Protection From Influenza: Determining the Impact of Prior Infection
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|ClinicalTrials.gov Identifier: NCT03004040|
Recruitment Status : Unknown
Verified February 2018 by Janet McElhaney, Health Sciences North Research Institute.
Recruitment status was: Recruiting
First Posted : December 28, 2016
Last Update Posted : February 23, 2018
|Condition or disease||Intervention/treatment|
|Influenza||Biological: Flu Vaccine|
Significance: This study will provide critical information on the best technique in vaccine candidate testing and improve influenza treatment approaches. The long-term goal of this research is to identify the T-cell responses that are surrogates (biomarkers) of serious complications of influenza in older adults and predict vaccine efficacy (prevention of influenza illness) and vaccine effectiveness (prevention of serious complications). Further, translating new insights into age-related immune dysfunction to the design of new influenza vaccines is critical to addressing this unmet need in the population aged 65 and older.
Innovation: The study will help in the validation of clinical tools and biomarkers as prognostic indicators of influenza illness severity in vaccinated older adults, point-of-care diagnostics that would direct other preventive strategies to reduce the impact of influenza illness in vaccinated older adults, and correlates of protection to evaluate the potential of new influenza vaccines to enhance protection against the serious complications of influenza illness. The investigators have established that GrzB activity and the IFNg: IL-10 ratio in influenza-stimulated PBMC correlate with protection against influenza, and preliminary data to show that low GrzB activity in influenza-stimulated PBMC correlates with more severe disease and higher levels of frailty. The innovations of this project are the established methods for developing correlates of protection, the clinical insights into how frailty affects immune-mediated protection against influenza, and the direct translation of this research to provide a reasonable method for primary care clinicians to estimate vaccine effectiveness in an individual older person. These results will translate to the practical design of clinical trials to evaluate the potential for new influenza vaccines to better protect against the serious complications of influenza and complement those based on antibody titers and/or clinical outcomes alone.
|Study Type :||Observational [Patient Registry]|
|Estimated Enrollment :||50 participants|
|Target Follow-Up Duration:||1 Year|
|Study Start Date :||December 2016|
|Estimated Primary Completion Date :||January 2019|
|Estimated Study Completion Date :||January 2019|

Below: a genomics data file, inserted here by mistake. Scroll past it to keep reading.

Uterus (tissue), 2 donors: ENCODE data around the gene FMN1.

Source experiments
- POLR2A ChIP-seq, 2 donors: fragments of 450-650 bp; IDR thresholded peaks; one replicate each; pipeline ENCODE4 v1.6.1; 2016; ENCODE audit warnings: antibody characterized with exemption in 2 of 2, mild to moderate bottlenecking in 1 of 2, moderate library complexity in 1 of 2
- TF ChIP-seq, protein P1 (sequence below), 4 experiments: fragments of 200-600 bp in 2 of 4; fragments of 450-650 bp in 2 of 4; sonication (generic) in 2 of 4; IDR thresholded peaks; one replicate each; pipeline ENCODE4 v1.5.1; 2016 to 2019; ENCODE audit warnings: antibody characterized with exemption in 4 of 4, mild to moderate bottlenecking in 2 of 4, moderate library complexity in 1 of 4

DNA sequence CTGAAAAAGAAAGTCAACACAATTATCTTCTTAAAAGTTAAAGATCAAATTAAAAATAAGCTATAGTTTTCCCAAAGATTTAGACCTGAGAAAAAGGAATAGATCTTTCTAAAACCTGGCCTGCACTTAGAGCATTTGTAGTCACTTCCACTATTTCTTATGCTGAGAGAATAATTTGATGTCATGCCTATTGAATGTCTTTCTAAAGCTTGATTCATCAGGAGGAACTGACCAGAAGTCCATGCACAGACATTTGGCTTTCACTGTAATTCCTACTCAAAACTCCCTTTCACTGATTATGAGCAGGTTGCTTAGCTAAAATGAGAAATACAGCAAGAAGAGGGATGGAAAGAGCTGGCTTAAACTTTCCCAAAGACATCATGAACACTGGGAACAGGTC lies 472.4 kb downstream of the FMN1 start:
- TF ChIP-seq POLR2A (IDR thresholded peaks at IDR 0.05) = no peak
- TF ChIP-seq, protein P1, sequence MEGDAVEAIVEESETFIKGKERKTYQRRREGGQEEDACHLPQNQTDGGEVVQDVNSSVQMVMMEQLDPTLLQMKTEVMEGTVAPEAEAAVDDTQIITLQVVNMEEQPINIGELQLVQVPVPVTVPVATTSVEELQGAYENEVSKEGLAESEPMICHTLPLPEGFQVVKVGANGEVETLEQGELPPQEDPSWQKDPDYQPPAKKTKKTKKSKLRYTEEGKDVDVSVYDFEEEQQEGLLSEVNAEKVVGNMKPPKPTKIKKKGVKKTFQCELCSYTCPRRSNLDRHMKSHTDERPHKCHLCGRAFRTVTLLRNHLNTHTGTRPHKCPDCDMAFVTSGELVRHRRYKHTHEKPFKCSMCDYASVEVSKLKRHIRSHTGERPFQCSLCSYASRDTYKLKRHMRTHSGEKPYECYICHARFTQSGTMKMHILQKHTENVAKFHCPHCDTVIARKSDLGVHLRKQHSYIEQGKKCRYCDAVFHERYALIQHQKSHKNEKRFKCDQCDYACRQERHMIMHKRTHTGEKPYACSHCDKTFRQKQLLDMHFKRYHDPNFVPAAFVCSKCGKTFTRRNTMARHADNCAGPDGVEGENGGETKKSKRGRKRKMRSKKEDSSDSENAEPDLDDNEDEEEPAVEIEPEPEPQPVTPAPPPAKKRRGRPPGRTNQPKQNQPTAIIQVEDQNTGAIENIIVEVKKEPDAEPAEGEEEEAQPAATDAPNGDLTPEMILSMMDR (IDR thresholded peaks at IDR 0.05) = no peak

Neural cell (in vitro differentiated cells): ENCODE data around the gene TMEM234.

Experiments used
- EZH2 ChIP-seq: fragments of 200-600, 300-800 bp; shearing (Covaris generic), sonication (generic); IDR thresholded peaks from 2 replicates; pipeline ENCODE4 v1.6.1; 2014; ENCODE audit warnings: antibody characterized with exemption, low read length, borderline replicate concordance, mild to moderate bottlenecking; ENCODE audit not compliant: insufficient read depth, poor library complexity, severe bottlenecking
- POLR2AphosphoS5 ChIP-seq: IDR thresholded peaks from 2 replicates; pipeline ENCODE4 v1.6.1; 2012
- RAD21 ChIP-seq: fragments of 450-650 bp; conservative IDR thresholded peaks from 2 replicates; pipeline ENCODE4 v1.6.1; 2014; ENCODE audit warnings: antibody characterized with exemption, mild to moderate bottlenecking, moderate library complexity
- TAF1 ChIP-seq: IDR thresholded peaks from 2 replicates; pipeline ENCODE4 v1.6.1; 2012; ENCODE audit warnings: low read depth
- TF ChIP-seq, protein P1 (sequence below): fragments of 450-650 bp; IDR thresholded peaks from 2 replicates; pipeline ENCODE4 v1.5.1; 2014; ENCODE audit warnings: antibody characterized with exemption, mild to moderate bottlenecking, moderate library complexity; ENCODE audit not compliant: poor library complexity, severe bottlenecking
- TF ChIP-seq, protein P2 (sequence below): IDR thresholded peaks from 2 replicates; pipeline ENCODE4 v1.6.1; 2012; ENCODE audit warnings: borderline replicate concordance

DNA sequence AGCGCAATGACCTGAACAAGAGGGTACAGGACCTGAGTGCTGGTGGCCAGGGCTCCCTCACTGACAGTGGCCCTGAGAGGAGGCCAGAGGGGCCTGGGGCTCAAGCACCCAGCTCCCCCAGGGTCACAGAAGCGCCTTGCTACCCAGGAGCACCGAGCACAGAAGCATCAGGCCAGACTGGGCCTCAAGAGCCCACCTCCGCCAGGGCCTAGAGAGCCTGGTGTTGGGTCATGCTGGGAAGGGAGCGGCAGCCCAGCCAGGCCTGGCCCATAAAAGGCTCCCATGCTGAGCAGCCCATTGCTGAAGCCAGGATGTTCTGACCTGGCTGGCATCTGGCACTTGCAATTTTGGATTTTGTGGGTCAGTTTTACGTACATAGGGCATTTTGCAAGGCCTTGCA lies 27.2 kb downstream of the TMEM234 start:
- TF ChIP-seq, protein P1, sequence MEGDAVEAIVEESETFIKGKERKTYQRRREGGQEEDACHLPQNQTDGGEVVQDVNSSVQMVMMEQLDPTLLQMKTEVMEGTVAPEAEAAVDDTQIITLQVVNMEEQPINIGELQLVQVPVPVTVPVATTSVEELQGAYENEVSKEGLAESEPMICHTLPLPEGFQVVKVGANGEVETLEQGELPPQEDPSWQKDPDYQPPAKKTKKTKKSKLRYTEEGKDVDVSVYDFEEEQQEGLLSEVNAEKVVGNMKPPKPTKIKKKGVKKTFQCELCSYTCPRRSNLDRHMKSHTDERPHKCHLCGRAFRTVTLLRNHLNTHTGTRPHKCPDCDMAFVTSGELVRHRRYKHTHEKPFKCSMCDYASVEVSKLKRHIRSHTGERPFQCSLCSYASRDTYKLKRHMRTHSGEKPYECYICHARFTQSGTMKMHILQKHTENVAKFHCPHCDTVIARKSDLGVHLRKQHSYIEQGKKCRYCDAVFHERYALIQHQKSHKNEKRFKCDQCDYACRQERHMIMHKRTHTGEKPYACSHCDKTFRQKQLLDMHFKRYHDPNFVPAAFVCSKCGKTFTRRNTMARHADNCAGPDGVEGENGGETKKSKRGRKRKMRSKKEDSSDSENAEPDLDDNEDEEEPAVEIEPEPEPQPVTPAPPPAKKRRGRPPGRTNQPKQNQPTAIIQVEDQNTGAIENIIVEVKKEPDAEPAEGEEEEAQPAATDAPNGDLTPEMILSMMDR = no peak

older adult patients (over the age of 65) admitted to Health Sciences North with laboratory confirmed influenza illness (LCII)
Biological: Flu Vaccine
matched control subjects (non-LCII)
Biological: Flu Vaccine
- High expression of CTL associated cytokines and granzymes in PBMC's are predictors of influenza infection severity. [ Time Frame: 2 years ]PBMCs from adults hospitalized for laboratory confirmed influenza illness (LCII) will be collected at admission and 30 days post hospitalization. These samples will be matched with hospitalized non-LCII adult controls. T-cells will be isolated from whole blood samples and gene expression of IFNg, IL10 and GrzB will be measured and compared between time points and subjects. These levels do not have a separate unit of measure.
- Vaccination in previously infected individuals increases the protection provided by subsequent vaccination and will be higher than those receiving vaccination alone (with no previous infection) [ Time Frame: 2 years ]Older adults hospitalized for influenza illness the previous season will be compared to matched, hospitalized older adults with influenza-like illness (non-LCII). PBMCs will be collected from each group, before receiving influenza vaccination and 4 weeks after vaccination. PBMCs will be challenged ex vivo with influenza virus and gene expression of CTL related genes will be measured and compared between each group.
To learn more about this study, you or your doctor may contact the study research staff using the contact information provided by the sponsor.
Please refer to this study by its ClinicalTrials.gov identifier (NCT number): NCT03004040
|Contact: Amanda Axler, BSc.||7055237300 ext email@example.com|
|Health Sciences North Research Institute||Recruiting|
|Sudbury, Ontario, Canada, P3E 5J1|
|Contact: Amanda l Axler, BSc 705-523-7300 ext 1924 firstname.lastname@example.org|
|Contact: Beth Gentleman, BSc 705-523-7300 ext 2631 email@example.com|
|Principal Investigator: Janet E McElhaney, MD|